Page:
It Wasn’t Just Four Americans Abandoned in Benghazi
Up to 32 Americans were denied military assistance at the consulate and CIA safe house. More: Why Haven’t We Seen a Photo Like This from the Night of the Benghazi Assault?
October 31, 2012 - 12:47 pm
The few media that are covering the abandonment of Americans in Benghazi have focused — and not without merit — on the four Americans that perished over the course of the seven-hour battle.
Ambassador Chris Stevens and diplomat Sean Smith were not the only Americans in the U.S. consulate in Benghazi, however, a fact some of us have lost sight of in our focus on the dead. Nor were Glen Doherty and Ty Woods the only casualties among the forces that disobeyed orders from the Obama administration not to rescue the consulate staff.
When terrorists surrounded the consulate at approximately 8:00 p.m. Benghazi time with 150 men and “technicals” — pickup trucks with heavy machine guns, bearing the logo of Ansar al-Shariah — Stevens and Smith were part of a larger American delegation numbering somewhere between 7-24.
We’re forced to say “approximately” because it has been difficult to determine through media accounts the exact number of Americans inside the consulate.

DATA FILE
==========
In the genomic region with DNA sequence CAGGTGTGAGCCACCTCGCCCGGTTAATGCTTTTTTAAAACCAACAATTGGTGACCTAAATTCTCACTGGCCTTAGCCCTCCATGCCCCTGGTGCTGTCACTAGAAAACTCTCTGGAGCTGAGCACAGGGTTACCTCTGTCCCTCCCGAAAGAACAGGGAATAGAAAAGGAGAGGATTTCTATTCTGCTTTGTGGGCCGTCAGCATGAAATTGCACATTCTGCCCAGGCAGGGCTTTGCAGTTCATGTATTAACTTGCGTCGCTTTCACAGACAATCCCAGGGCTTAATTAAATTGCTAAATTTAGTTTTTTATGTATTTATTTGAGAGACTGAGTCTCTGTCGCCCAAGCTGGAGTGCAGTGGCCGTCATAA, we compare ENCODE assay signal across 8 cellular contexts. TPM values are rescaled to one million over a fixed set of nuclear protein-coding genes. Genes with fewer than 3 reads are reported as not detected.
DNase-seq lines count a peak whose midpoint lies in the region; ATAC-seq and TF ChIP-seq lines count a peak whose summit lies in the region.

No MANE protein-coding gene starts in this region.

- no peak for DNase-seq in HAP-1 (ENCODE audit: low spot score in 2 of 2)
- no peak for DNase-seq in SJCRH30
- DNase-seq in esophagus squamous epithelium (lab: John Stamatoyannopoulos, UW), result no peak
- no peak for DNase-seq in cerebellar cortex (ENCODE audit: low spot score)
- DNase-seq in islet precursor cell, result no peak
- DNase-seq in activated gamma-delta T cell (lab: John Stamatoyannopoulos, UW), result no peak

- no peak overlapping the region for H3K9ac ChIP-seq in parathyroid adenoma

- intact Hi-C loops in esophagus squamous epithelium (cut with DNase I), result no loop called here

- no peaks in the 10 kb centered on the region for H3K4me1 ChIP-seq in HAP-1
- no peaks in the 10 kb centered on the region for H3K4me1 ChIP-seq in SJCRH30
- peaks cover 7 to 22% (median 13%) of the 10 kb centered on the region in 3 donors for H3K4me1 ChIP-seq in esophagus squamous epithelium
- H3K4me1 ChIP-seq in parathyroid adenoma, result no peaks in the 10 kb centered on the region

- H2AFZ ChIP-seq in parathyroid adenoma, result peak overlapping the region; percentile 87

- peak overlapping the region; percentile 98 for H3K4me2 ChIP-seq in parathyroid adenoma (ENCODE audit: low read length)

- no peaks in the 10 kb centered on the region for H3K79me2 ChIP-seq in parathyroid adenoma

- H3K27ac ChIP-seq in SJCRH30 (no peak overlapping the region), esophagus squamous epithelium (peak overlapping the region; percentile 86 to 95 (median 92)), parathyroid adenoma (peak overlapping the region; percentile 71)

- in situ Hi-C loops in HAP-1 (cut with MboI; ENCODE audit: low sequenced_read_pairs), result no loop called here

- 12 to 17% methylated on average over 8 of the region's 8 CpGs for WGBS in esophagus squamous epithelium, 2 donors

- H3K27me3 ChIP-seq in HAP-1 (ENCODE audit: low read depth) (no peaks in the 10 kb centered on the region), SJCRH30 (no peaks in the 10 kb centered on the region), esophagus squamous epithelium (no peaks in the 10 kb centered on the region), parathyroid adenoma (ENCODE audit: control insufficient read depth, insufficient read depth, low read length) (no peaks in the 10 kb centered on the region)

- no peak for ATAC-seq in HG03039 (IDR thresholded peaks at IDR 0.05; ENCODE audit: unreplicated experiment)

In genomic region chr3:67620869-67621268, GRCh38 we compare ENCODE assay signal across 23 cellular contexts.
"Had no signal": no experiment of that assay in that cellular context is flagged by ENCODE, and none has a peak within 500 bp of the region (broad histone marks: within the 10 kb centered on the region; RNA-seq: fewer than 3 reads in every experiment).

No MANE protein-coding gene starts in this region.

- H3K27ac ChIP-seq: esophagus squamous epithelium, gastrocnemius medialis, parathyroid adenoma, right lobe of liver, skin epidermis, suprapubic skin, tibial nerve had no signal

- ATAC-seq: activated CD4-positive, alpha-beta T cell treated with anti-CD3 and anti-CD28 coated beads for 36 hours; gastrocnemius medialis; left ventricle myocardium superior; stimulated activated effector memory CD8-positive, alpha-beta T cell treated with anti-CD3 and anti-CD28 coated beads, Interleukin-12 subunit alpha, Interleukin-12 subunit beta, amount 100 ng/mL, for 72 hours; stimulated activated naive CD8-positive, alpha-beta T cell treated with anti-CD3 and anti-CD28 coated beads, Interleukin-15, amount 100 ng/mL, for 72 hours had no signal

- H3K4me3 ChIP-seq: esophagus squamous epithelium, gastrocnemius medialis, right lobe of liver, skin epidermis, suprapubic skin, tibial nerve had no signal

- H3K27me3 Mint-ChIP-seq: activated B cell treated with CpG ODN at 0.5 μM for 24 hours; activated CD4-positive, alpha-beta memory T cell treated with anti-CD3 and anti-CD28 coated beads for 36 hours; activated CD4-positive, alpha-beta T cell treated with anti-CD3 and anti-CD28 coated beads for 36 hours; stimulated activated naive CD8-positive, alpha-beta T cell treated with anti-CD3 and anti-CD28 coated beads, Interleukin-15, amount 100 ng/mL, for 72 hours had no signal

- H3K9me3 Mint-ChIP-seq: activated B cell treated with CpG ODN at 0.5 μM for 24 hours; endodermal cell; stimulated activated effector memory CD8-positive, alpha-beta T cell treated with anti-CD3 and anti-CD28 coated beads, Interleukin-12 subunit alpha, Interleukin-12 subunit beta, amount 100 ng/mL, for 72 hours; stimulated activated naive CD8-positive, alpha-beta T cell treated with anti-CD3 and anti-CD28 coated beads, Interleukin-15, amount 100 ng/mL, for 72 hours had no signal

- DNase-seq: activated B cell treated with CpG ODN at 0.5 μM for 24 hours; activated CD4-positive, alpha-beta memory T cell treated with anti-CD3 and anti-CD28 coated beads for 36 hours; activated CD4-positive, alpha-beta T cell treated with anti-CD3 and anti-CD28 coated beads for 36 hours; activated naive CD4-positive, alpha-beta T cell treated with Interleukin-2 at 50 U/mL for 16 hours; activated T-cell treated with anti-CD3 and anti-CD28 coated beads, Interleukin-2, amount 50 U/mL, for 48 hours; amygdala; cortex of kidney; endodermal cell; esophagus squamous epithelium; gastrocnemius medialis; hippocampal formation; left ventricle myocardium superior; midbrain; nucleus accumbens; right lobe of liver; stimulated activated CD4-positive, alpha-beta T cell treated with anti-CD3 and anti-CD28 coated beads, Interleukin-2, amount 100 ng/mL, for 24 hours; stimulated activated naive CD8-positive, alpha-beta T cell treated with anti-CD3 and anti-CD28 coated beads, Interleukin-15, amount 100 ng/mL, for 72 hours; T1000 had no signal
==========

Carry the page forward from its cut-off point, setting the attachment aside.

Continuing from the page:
We do know that at least three other consulate staff members were seriously injured enough in the initial attack that they were treated at Landstuhl Regional Medical Center in Germany. Two more consulate staff members were apparently injured in the attack on the CIA safe house which also killed Glen Doherty and Ty Woods.
What we can be sure of is that as the consulate was under fire from a large terrorist force, the lives of a minimum of seven American diplomats were put at risk as President Barack Obama allegedly watched the attack live in the White House Situation Room via the satellite video link to an unarmed Predator drone circling overhead.
We now know that the small CIA force on a separate mission, occupying a safe house a mile away, called in to their superiors for reinforcements. We know that this force twice asked for permission to attempt a rescue mission. We know that they were twice told to “stand down.”